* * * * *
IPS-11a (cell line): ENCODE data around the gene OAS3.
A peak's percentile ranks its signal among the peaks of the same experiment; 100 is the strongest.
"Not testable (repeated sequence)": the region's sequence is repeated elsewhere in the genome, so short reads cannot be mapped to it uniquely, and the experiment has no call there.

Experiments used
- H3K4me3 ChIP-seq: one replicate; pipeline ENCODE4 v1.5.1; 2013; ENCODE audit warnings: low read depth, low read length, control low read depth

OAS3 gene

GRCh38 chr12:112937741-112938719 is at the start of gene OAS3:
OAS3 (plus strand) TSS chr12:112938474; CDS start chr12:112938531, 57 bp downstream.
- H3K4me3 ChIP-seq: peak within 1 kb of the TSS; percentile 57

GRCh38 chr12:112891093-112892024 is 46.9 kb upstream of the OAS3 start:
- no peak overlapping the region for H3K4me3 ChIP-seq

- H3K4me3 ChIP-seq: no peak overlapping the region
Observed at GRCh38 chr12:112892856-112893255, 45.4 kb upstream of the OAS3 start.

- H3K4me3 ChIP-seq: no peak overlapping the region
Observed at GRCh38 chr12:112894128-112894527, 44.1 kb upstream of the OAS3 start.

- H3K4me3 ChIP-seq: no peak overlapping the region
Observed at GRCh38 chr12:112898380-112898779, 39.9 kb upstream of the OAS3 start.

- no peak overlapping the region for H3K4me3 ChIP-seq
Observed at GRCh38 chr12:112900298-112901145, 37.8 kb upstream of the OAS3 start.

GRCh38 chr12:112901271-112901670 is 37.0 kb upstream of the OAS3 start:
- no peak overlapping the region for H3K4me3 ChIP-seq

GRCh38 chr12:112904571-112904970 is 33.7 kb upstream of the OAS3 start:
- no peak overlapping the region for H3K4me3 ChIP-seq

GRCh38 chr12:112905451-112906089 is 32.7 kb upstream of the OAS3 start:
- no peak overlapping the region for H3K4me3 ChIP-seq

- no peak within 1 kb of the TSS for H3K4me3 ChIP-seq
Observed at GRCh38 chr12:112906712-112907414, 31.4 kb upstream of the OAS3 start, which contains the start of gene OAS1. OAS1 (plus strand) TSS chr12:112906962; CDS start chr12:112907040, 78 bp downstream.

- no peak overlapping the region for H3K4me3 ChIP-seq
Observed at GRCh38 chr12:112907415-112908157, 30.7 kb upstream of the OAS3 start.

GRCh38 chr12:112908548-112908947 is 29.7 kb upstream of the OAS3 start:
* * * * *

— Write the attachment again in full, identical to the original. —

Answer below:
IPS-11a (cell line): ENCODE data around the gene OAS3.
A peak's percentile ranks its signal among the peaks of the same experiment; 100 is the strongest.
"Not testable (repeated sequence)": the region's sequence is repeated elsewhere in the genome, so short reads cannot be mapped to it uniquely, and the experiment has no call there.

Experiments used
- H3K4me3 ChIP-seq: one replicate; pipeline ENCODE4 v1.5.1; 2013; ENCODE audit warnings: low read depth, low read length, control low read depth

OAS3 gene

GRCh38 chr12:112937741-112938719 is at the start of gene OAS3:
OAS3 (plus strand) TSS chr12:112938474; CDS start chr12:112938531, 57 bp downstream.
- H3K4me3 ChIP-seq: peak within 1 kb of the TSS; percentile 57

GRCh38 chr12:112891093-112892024 is 46.9 kb upstream of the OAS3 start:
- no peak overlapping the region for H3K4me3 ChIP-seq

- H3K4me3 ChIP-seq: no peak overlapping the region
Observed at GRCh38 chr12:112892856-112893255, 45.4 kb upstream of the OAS3 start.

- H3K4me3 ChIP-seq: no peak overlapping the region
Observed at GRCh38 chr12:112894128-112894527, 44.1 kb upstream of the OAS3 start.

- H3K4me3 ChIP-seq: no peak overlapping the region
Observed at GRCh38 chr12:112898380-112898779, 39.9 kb upstream of the OAS3 start.

- no peak overlapping the region for H3K4me3 ChIP-seq
Observed at GRCh38 chr12:112900298-112901145, 37.8 kb upstream of the OAS3 start.

GRCh38 chr12:112901271-112901670 is 37.0 kb upstream of the OAS3 start:
- no peak overlapping the region for H3K4me3 ChIP-seq

GRCh38 chr12:112904571-112904970 is 33.7 kb upstream of the OAS3 start:
- no peak overlapping the region for H3K4me3 ChIP-seq

GRCh38 chr12:112905451-112906089 is 32.7 kb upstream of the OAS3 start:
- no peak overlapping the region for H3K4me3 ChIP-seq

- no peak within 1 kb of the TSS for H3K4me3 ChIP-seq
Observed at GRCh38 chr12:112906712-112907414, 31.4 kb upstream of the OAS3 start, which contains the start of gene OAS1. OAS1 (plus strand) TSS chr12:112906962; CDS start chr12:112907040, 78 bp downstream.

- no peak overlapping the region for H3K4me3 ChIP-seq
Observed at GRCh38 chr12:112907415-112908157, 30.7 kb upstream of the OAS3 start.

GRCh38 chr12:112908548-112908947 is 29.7 kb upstream of the OAS3 start: